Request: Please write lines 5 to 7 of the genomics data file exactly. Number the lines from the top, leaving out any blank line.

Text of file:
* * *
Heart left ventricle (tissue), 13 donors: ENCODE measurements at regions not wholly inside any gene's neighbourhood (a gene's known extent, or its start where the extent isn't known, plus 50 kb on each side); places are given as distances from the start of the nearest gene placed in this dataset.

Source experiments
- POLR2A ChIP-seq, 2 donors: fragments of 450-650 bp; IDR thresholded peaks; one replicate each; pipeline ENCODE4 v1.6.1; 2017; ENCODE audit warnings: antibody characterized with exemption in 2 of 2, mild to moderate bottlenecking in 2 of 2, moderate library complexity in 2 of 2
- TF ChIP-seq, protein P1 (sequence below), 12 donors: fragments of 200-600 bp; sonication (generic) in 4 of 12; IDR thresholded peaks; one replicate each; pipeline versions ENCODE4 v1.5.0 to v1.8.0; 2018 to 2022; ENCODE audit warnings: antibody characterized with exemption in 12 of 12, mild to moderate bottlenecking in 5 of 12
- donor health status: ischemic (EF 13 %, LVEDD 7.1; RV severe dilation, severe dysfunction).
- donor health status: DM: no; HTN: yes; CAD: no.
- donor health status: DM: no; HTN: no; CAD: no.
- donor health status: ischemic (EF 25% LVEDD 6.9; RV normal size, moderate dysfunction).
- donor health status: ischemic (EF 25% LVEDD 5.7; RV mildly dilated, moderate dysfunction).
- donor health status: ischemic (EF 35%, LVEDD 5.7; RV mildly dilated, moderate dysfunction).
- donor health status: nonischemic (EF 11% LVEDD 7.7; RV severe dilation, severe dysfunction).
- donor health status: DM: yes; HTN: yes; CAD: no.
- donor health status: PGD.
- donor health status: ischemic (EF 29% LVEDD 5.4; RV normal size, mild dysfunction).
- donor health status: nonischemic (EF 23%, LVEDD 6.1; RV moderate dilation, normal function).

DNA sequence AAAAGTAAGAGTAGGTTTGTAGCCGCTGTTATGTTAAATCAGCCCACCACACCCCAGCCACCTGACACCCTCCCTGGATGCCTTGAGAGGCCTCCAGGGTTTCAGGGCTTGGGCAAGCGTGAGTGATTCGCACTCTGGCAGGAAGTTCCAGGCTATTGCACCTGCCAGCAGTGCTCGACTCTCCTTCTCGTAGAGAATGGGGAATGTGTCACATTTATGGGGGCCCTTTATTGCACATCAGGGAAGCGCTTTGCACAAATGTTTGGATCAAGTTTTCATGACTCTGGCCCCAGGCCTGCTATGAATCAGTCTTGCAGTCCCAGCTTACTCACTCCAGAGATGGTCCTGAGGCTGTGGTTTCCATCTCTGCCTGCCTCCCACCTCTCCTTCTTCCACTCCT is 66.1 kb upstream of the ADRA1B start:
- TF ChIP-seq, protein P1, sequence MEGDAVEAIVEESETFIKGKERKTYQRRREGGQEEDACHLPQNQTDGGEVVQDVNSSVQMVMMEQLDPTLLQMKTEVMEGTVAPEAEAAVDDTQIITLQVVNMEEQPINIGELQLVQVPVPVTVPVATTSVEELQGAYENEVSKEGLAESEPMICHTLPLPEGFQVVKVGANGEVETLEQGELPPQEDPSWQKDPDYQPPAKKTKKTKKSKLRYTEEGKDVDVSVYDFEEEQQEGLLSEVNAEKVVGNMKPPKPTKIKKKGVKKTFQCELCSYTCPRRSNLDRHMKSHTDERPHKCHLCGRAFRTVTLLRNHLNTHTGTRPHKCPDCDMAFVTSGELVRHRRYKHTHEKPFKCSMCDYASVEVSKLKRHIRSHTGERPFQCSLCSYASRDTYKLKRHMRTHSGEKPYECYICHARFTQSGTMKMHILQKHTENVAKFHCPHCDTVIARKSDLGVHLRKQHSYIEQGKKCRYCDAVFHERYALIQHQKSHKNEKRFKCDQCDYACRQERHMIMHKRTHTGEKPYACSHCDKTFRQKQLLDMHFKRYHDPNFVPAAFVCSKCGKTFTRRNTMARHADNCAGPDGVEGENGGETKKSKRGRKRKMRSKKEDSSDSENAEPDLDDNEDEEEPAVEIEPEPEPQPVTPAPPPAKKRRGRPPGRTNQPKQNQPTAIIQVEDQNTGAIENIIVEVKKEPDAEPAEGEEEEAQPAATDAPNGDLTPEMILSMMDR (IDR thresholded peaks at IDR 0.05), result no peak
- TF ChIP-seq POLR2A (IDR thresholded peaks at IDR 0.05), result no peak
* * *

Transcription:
- donor health status: ischemic (EF 13 %, LVEDD 7.1; RV severe dilation, severe dysfunction).
- donor health status: DM: no; HTN: yes; CAD: no.
- donor health status: DM: no; HTN: no; CAD: no.